Ariana Grande is an R&B/Pop singer and actress based in New York City. She began her career in the Broadway Musical 13, but found her footing on the national stage with the role of Cat Valentine on Nickelodeon’s Victorious. After showcasing her vocal abilities on the show, she would go on to break into the world of pop music, taking it by storm with 2013’s Your’s Truly, which debuted at number one and went platinum. After 2014’s My Everything went double platinum and 2016’s Dangerous Woman went platinum, she seemed to have established dominance as one of the most successful pop acts of the day.
She’s notable for remarkable control over her whistle notes, an impressive range, and a smokey tone that has worked especially well as she’s continued to incorporate hip-hop elements into her production. She dropped Sweetener in 2018 to very positive reviews, including from myself, and quickly announced that we could expect a second record within just a few months. Over that time and shortly before the 2018 release, her public image seemed to carry some baggage as her long time boyfriend and recent ex, Mac Miller tragically passed away in 2018, and Grande also split with then fiancé, Pete Davidson on less than amicable grounds. While I’d be more than happy to leave all of this information out of a review of her music, she seems more than happy to leave it in as this and more is addressed on her newest release, thank u, next.
First and foremost, Ariana’s vocal performance on this record is absolutely fantastic. Just listen to tracks like the opener, “imagine,” where she even reaches well up into her whistle tones or “bad idea,” where her belt and ability to switch between chest and head voice characterize an excellent chorus. She’s already well known as one of the more vocally talented pop stars in the industry today, and her performances on thank u, next do nothing but showcase that further.
The songwriting on the album is also quite impressive. Songs like “NASA,” and “makeup,” take fairly basic ideas from pop music and write about them from really unique angles. This is a lyrical trick she uses over the entire record, not to mention extremely personal lyrics on “ghostin” where she sings about her remaining love for the late Mac Miller and the effect it has on her other relationships, or the title track where she speaks to her many past relationships, boldly calling them all out by name, and speaks to her need to focus on her self in the future.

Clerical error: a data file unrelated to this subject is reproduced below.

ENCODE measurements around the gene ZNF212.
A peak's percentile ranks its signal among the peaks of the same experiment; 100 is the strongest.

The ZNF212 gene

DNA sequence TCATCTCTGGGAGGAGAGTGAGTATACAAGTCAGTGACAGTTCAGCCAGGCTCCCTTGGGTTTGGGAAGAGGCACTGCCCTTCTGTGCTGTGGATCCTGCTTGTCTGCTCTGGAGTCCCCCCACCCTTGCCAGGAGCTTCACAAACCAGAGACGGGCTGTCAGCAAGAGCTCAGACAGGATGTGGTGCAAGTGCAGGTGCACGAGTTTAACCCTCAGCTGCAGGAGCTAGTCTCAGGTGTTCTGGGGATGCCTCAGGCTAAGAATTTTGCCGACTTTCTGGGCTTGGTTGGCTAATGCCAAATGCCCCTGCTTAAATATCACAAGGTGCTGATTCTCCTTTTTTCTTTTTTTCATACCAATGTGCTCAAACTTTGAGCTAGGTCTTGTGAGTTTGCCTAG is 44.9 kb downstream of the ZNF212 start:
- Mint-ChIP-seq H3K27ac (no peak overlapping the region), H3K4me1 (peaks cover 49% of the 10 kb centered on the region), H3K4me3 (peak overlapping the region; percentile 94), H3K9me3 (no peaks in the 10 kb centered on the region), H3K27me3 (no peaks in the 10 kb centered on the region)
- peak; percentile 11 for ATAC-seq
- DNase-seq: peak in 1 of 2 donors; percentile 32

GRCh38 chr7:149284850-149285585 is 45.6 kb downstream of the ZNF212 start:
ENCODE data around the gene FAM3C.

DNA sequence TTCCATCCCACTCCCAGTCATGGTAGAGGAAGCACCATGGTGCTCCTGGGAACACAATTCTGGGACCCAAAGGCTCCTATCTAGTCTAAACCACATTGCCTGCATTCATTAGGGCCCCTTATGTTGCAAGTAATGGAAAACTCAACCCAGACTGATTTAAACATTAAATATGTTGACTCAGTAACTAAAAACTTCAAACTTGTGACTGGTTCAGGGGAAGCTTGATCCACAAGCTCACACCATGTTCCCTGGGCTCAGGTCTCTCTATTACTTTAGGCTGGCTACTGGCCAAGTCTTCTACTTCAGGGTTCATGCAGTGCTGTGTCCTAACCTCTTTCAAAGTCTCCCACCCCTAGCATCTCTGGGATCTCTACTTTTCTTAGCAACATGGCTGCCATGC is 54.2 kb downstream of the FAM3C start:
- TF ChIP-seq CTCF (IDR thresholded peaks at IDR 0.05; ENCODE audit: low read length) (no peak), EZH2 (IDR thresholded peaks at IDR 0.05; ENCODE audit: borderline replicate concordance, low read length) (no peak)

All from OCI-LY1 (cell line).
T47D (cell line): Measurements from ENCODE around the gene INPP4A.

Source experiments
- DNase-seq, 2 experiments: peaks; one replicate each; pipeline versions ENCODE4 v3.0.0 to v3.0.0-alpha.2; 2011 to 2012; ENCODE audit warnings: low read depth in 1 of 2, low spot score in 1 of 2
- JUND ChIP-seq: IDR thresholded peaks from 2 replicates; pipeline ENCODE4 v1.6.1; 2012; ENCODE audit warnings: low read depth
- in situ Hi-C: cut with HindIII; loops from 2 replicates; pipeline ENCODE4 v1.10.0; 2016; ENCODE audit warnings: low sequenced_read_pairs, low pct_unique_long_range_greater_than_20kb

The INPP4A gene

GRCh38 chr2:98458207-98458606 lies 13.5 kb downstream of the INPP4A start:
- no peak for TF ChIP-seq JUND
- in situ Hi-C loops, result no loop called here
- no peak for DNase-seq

Even beyond lyrics, Grande has an incredible talent for writing incredibly catchy hooks and choruses. On the track “fake smile,” for example, her flow and melody is remarkably singable, as is the hook on the surprisingly sexual “break up with your girlfriend, i’m bored.” She’s got such an ear for writing these choruses that keep listeners dancing through the entire runtime.
Best of all, though, is the production. There are specific examples like the layered vocals on “needy,” or the creative stereo image on “in my head,” but the entire album is a pure masterpiece of pop production. The attention to detail on vocal tuning and the overall mix is perfect and allows the producers to craft lush and dynamic instrumentals that surround the listener with a mix of organic instrumentation and well placed, nocturnal trap influences.
Admittedly, there are issues. “7 rings,” while benefiting from a great Sound of Music reference, suffers from the odd, Soulja Boy-inspired flow on the verses which pulls a lot of the momentum out of the track. Additionally, “bloodline,” is probably the weakest track on the record as the instrumental never seems to find its footing and features an awkward horn section. Luckily, these problems are extremely singular, and have virtually no effect on the rest of the album.
With her fifth release, Ariana Grande has not only established herself as the best of the mainstream, pop acts but raised the bar on pop music as a whole. While artists like Katy Perry and Taylor Swift have tried to incorporate trap and hip-hop influences with abysmal results, Grande has succeeded with flying colors and piled on further layers which her contemporaries simply can’t match.
Thank u, next is perfectly paced, expertly produced, and packed to the brim with fantastic performances, setting a new measurement for what we can expect from Ariana and the pop genre as a whole.